October 17, 2012 By BJ Cook,
Marketing Strategy Let's face it, at the end of the day the synergy we need to internalize our best practices will provide clear goals for us to make breakthroughs in our marketing where our previous strategic interests have failed us. Now, we need a new paradigm to extend our runway of organic growth which effectively streamlines our path forward essentially forging a new digital plan. What the hell does any of that mean? Exactly. There's a ton of business suits throwing around buzzwords like they get copyright royalties from each use. The very mention of half these words has me itching to play buzzword bingo. My two favorite buzzwords going around lately are 'strategy' and 'plan'. Taken by themselves, they are actually quite useful. Unfortunately people throw around the use of the word "strategy" to describe just about everything from checking their email to where to get lunch. Well, I've got news for your folks, there's a difference between a digital marketing strategy and a plan. You might not care about the difference, but I do. Indulge me for a second. I promise this won't take long.

Strategies have plans, not the other way around.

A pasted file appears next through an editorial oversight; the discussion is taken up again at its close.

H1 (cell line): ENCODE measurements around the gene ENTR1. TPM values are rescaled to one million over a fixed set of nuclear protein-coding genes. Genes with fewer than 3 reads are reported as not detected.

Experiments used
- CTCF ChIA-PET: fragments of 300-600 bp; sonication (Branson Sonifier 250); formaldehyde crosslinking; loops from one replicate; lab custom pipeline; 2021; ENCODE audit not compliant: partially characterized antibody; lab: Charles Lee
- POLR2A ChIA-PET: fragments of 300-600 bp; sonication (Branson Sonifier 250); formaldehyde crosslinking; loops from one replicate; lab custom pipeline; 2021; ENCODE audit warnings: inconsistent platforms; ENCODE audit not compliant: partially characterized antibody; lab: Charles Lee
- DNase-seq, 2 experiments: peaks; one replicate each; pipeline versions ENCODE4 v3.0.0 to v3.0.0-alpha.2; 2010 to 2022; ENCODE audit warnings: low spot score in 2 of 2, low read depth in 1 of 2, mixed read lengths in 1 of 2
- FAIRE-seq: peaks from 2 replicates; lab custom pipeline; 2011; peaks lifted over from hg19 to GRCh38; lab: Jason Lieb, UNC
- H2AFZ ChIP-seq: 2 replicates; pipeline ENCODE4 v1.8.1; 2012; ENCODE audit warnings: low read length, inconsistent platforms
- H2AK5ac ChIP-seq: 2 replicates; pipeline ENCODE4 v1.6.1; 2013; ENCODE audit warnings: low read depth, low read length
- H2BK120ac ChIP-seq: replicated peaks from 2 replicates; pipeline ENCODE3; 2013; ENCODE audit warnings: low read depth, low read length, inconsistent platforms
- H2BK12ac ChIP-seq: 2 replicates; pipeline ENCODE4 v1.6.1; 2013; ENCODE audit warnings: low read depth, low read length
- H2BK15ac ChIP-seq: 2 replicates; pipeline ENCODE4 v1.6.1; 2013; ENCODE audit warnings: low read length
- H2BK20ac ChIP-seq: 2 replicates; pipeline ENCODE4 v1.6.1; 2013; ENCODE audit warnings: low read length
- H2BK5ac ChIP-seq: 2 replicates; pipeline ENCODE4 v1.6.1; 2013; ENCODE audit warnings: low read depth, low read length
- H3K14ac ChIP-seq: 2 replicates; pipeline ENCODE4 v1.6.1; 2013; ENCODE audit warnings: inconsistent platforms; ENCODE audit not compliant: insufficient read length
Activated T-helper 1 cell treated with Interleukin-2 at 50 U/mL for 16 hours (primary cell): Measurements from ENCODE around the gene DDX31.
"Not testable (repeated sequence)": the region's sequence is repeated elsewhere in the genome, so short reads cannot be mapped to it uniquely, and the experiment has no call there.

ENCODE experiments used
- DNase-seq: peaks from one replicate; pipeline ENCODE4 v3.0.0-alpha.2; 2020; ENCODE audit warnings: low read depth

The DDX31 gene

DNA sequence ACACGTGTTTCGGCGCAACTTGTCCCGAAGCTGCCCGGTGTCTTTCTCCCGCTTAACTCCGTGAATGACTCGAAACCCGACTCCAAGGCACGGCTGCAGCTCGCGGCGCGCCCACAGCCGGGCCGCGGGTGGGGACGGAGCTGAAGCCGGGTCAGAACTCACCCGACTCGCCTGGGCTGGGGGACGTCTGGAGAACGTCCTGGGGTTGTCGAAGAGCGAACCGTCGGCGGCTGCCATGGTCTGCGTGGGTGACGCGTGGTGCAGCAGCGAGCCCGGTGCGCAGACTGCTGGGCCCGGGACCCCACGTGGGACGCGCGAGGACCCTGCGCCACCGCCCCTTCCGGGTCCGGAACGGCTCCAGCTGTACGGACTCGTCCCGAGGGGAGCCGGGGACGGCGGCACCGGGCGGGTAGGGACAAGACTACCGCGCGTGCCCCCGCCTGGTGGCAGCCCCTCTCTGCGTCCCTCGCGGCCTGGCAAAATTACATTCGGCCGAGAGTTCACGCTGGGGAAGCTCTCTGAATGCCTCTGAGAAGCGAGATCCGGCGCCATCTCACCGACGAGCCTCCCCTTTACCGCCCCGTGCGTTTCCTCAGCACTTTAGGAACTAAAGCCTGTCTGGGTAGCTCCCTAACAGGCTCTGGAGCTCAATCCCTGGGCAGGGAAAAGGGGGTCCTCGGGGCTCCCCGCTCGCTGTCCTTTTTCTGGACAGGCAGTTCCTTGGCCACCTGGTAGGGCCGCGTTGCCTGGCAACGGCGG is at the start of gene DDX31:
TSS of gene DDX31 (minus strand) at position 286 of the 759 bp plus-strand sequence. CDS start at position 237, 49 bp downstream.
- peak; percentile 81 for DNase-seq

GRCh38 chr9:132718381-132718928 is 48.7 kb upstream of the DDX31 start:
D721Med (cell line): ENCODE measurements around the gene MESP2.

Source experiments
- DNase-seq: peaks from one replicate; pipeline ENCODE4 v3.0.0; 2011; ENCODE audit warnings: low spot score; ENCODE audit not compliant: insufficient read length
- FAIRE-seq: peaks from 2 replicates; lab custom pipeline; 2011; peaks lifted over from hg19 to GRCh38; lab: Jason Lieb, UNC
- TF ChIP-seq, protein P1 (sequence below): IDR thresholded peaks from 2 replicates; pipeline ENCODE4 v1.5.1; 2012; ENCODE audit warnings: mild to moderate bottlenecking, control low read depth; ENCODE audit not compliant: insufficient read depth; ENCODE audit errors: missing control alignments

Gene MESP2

Marketing Plan At first blush, I get how they might be confusing. Both have goals, deadlines, tactics, and limitations. But the biggest difference between the two is summed up looking at the What vs. How. Strategies focus on the big picture of what you'd like to achieve. For example, I'd like to decrease my shopping cart abandonment by 10% next month. Whereas a plan would detail the exact tactics you'd employ to accomplish that strategy. Most business environments need more plans and a little less strategy. The difference between the two is often in the specifics. Marketing strategists get to proselytize from their ivory towers about what to do but never dirty their fingers with how to do. The smart leaders can author a strategy and plan to get things done. If plan A doesn't work, they move on to plan B, but they always keep the strategic goal in mind to gauge their progress on the overarching objective. A strategy provides flexibility for the outcomes because it contains no specifics. Only a plan has explicit tactics to follow to achieve the desired result. Strategize is a fancy word for planning how to achieve your goals. A strategist would be nothing without a planner who can outline a realistic path towards your goals. Strategy can be an empty word when it's used and abused by people who have no idea how to execute. So be careful when you're throwing around phrases like "we need a digital strategy for this" and "marketing strategy for that". What you need is a plan. A detailed document that you can hand to any team that guides them to achieve measurable results. You need to execute. Few people have the luxury of thinking about a strategy without also thinking of a plan. But planning isn't nearly as sexy as a strategy. Strategy sounds important. Planning sounds sophomoric. Strategies are usually never wrong because they can't be measured. It's more of a direction, where it's the plan that gets you there. Plans get results, strategies get more lip service. You think about strategy but you execute a plan. What side of the business do you want to be responsible for? The side that gets shit done? or the side that is disconnected from 'the how' and pontificates about 'the what'? Personally, I find great joy in understanding the strategic needs and goals of an organization and then distilling that down to list of actionable ideas that a team can bring to life. Planners bridge the gap between the C suite executives and the boots on the ground. They act as both thinkers and DOers. And in the end, I'd take a team full of planners any day, over a conference room full of strategists. * The answer to the pop quiz above is easy. Those were all empty strategies that lacked a real plan. Anyone can point to direction and yell charge, but it takes guts, savvy, leadership, and acumen to lay out a plan that actually gets you there.

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